EASY RIDER (Dennis Hopper, 1969)
Radio City Music Hall
1260 Sixth Ave. at Fiftieth St.
Friday, September 20, 8:00 — tickets go on sale August 2 at noon
Fifty years ago, a film came along that perfectly captured sociopolitical changes taking place across America; the golden anniversary of that revolutionary tale is being celebrated on September 20 at Radio City Music Hall with a special one-night-only screening introduced by one of the stars and featuring songs played live by some of the original artists. Tickets go on sale at noon on August 2 for Easy Rider Live, a gala presentation of a newly remastered print of Dennis Hopper’s seminal film, which was named Best First Work at Cannes, with opening remarks by costar Peter Fonda and live performances by Roger McGuinn, John Kay of Steppenwolf, and special guests, produced by T Bone Burnett.
No mere relic of the late 1960s counterculture movement, Easy Rider still holds up as one of the truly great road movies, inviting audiences to climb on board as two peace-loving souls search for freedom on the highways and byways of the good ol’ U.S. of A. Named after a pair of famous western gunslingers, Wyatt (producer and cowriter Fonda), as in Earp, and Billy (director and cowriter Hopper), as in “the Kid,” make some fast cash by selling coke to a fancy connection (Phil Spector!), then take off on their souped-up bikes, determined to make it to New Orleans in time for Mardi Gras. Along the way, they break bread with a rancher (Warren Finnerty) and his family, hang out in a hippie commune, pick up small-town alcoholic lawyer George Hanson (an Oscar-nominated Jack Nicholson), don’t get served in a diner, and eventually hook up with friendly prostitutes Karen (Karen Black) and Mary (Toni Basil) in the Big Easy. “You know, this used to be a helluva good country. I can’t understand what’s gone wrong with it,” George says to Billy as they start discussing the concept and reality of freedom. “Oh, yeah, that’s right. That’s what it’s all about, all right. But talkin’ about it and bein’ it, that’s two different things. I mean, it’s real hard to be free when you are bought and sold in the marketplace. Of course, don’t ever tell anybody that they’re not free, ’cause then they’re gonna get real busy killin’ and maimin’ to prove to you that they are. Oh, yeah, they’re gonna talk to you, and talk to you, and talk to you about individual freedom. But they see a free individual, it’s gonna scare ’em.”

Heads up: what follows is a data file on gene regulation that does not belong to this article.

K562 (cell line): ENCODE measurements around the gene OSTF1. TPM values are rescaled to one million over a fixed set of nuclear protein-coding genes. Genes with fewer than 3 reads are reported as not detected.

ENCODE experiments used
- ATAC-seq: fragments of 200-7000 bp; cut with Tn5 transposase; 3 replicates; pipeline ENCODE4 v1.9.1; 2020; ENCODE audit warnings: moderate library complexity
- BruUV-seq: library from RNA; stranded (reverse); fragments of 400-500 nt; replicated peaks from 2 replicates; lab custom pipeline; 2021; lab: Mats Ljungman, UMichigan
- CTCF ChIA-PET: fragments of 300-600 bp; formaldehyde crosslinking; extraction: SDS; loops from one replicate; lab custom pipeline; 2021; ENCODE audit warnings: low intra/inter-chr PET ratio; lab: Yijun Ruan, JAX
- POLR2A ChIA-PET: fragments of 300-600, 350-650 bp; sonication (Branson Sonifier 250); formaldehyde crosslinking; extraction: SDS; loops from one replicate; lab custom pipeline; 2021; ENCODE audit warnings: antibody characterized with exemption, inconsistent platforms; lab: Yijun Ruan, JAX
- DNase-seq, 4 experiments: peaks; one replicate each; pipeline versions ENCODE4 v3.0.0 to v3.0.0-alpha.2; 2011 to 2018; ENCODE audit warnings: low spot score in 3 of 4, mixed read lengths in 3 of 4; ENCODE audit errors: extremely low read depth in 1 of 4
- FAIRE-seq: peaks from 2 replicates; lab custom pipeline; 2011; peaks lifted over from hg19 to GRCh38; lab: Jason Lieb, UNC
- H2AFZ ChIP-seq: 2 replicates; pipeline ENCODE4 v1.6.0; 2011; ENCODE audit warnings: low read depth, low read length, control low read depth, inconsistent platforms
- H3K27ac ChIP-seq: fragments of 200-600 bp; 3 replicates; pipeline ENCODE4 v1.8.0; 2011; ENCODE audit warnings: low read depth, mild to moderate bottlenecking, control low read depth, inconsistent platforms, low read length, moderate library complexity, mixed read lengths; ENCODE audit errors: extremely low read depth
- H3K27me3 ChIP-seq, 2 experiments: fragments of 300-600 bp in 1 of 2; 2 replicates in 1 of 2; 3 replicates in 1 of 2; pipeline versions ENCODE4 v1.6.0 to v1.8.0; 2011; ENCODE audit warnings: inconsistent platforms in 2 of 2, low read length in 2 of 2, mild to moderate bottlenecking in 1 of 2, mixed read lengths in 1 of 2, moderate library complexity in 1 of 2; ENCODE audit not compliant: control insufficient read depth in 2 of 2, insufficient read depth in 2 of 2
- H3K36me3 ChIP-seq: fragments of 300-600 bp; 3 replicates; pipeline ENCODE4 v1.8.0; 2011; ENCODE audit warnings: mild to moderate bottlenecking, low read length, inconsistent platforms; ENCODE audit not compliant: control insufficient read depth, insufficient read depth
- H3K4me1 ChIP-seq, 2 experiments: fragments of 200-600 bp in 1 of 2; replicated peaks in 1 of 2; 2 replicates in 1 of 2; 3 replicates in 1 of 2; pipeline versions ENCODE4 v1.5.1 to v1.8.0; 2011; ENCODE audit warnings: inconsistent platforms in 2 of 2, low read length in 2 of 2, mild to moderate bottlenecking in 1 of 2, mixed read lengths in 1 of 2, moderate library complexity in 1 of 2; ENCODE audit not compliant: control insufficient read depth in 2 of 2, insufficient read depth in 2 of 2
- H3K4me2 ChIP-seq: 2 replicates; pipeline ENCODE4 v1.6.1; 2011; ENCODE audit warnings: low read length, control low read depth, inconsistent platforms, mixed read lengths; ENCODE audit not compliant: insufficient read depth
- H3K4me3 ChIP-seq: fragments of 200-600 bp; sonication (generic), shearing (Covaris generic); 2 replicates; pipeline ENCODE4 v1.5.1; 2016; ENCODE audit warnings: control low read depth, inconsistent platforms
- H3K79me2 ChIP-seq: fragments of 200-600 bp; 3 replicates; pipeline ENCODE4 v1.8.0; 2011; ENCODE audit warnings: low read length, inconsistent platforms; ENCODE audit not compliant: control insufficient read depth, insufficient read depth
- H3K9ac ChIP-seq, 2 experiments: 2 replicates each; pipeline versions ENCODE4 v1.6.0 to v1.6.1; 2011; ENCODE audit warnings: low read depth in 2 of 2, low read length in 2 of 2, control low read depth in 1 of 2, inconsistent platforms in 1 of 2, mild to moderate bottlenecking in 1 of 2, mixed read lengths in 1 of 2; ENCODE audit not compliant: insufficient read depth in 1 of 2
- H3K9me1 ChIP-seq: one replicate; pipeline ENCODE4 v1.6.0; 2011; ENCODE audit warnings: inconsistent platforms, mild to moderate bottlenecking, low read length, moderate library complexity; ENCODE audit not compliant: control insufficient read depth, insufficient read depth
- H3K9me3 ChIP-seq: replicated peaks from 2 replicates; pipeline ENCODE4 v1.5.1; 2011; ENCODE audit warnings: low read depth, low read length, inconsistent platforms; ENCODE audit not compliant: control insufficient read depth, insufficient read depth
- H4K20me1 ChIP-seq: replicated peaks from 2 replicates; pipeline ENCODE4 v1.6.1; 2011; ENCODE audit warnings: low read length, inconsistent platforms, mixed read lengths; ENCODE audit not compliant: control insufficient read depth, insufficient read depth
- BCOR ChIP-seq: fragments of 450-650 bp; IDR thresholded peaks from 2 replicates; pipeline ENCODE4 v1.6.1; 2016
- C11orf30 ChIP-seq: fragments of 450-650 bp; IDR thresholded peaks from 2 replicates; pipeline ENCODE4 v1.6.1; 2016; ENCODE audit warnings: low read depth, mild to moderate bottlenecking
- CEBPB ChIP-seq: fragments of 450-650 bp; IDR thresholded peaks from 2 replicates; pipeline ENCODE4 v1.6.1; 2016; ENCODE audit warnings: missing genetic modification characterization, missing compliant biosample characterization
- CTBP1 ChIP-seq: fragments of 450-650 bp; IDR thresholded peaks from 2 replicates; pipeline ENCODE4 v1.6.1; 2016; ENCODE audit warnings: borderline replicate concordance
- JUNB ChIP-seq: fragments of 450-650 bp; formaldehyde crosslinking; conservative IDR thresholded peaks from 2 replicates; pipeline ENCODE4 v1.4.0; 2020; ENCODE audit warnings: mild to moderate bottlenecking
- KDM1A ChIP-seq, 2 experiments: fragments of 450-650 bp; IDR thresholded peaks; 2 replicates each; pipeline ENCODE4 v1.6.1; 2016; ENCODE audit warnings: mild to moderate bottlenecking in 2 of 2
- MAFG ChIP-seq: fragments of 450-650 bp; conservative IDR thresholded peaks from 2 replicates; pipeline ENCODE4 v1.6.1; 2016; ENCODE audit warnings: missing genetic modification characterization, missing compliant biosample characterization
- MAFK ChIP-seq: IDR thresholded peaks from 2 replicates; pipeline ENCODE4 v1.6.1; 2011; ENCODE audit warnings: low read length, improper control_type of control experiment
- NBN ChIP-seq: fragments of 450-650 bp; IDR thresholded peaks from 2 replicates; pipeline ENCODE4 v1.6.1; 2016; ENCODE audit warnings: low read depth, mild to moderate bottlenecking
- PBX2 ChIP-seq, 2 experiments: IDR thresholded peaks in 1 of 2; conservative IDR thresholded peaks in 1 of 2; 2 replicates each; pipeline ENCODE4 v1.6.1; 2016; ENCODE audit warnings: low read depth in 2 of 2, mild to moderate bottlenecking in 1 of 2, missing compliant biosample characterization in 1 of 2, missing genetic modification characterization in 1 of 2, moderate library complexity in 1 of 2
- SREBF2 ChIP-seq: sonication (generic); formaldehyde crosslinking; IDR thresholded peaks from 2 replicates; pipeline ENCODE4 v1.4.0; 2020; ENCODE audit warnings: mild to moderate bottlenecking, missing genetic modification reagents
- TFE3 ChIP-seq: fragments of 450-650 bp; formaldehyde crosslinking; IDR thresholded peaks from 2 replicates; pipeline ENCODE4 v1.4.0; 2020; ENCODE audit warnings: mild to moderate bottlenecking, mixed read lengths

The always calm Wyatt, who is also known as Captain America, and the nervous and jumpy Billy make one of cinema’s coolest duos ever as they personally experience the radical changes going on in the country, leading to a tragic conclusion. The Academy Award–nominated script, written with Terry Southern, remains fresh and relevant as it examines American capitalism and democracy in a way that is still debated today, particularly on Twitter. And the soundtrack — well, it virtually defined the era, featuring such songs as Steppenwolf’s “The Pusher” and “Born to Be Wild,” Jimi Hendrix’s “If 6 Was 9,” the Electric Prunes’ “I Had Too Much to Dream (Last Night),” the Chambers Brothers’ “Time Has Come Today,” Thunderclap Newman’s “Something in the Air,” and McGuinn’s “Ballad of Easy Rider.” The Radio City event should offer contemporary insight on just how far we’ve come — or haven’t — in half a century.